If you’ve ever made a mix with music from different eras, you’ve noticed that music made in the iPod era is much louder than what was made in the vinyl, 8-track, and cassette eras. And that’s not necessarily a good thing.
From The Seattle Times:
How much louder are recordings now? Engineer Charles Dye, co-founder of Turn Me Up with artist John Ralston, estimates that records today are 6 to 8 decibels louder than they were 15 years ago, the equivalent of about a quarter turn of a volume knob. Katz said some music that is heavily compressed has gone up almost 20 decibels in 20 years.
Advances in recording technology have allowed sound engineers and producers to raise recordings’ overall volume by compressing the dynamics of the audio during the mixing process. The compression technique removes the peaks and valleys, making all parts of a song equally loud.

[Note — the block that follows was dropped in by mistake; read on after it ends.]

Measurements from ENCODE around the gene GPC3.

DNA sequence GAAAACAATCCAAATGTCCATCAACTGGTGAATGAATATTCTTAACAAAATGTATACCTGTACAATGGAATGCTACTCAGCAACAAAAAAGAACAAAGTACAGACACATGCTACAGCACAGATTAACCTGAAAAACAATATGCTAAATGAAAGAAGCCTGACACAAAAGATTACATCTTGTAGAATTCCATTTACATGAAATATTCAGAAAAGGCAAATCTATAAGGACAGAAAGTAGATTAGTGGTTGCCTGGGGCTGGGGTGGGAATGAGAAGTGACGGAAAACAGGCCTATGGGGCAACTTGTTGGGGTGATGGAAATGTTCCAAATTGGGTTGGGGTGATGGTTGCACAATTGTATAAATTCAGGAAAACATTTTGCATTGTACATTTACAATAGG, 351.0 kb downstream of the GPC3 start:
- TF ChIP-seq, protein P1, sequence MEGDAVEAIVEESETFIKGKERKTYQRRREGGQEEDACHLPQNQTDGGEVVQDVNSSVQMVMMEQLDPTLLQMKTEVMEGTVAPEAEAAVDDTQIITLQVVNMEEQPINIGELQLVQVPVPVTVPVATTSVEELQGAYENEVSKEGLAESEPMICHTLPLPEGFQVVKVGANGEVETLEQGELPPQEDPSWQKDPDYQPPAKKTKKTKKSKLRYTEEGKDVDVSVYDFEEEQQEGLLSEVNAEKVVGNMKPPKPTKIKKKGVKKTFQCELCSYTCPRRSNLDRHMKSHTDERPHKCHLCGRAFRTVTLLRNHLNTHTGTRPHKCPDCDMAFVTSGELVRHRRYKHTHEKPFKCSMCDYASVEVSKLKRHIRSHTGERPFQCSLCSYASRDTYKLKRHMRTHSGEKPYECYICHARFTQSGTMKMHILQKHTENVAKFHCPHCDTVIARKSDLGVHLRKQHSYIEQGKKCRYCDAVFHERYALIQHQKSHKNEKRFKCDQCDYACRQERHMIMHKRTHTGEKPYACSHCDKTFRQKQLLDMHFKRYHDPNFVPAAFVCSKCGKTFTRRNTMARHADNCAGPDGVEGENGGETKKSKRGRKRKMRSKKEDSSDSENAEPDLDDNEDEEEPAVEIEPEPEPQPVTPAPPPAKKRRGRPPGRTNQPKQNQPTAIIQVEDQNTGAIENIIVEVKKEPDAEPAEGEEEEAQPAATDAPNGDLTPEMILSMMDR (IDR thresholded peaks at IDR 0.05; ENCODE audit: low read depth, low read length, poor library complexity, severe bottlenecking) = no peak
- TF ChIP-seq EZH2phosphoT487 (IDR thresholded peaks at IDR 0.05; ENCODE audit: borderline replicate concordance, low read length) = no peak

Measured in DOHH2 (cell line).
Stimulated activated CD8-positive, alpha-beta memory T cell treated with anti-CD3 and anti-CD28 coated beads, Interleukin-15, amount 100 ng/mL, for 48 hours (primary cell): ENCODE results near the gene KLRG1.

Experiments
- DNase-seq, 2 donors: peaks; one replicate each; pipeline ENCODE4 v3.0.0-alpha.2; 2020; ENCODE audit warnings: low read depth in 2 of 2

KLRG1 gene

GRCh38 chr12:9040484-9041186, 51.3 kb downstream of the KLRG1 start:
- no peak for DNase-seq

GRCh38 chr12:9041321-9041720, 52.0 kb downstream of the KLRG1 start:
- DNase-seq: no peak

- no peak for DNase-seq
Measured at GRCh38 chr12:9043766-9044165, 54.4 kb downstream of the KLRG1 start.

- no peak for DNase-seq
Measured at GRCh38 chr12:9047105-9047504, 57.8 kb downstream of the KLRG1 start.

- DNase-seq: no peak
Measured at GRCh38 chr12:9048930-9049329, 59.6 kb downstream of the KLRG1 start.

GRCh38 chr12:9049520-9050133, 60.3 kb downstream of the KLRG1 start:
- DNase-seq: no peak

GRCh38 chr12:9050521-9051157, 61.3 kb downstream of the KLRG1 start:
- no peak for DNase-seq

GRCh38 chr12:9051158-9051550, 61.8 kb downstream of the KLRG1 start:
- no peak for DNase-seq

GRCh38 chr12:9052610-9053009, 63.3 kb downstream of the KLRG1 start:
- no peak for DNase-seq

It’s something the average person might not even notice, unless he/she listened to a recording from 1992 next to one made in 2007. People are used to being bombarded by sound, from movies and blaring TV commercials to their iPods cranked up to drown out background noise on the bus or street.
Compression has been used for years in television commercials — which are often louder than the program they are sponsoring — to catch people’s attention with the loudness, sound engineers say. Now that songs are frequently bought as singles or heard on commercials rather than as part of an album, artists and labels feel the same pressure to grab listeners in a few seconds.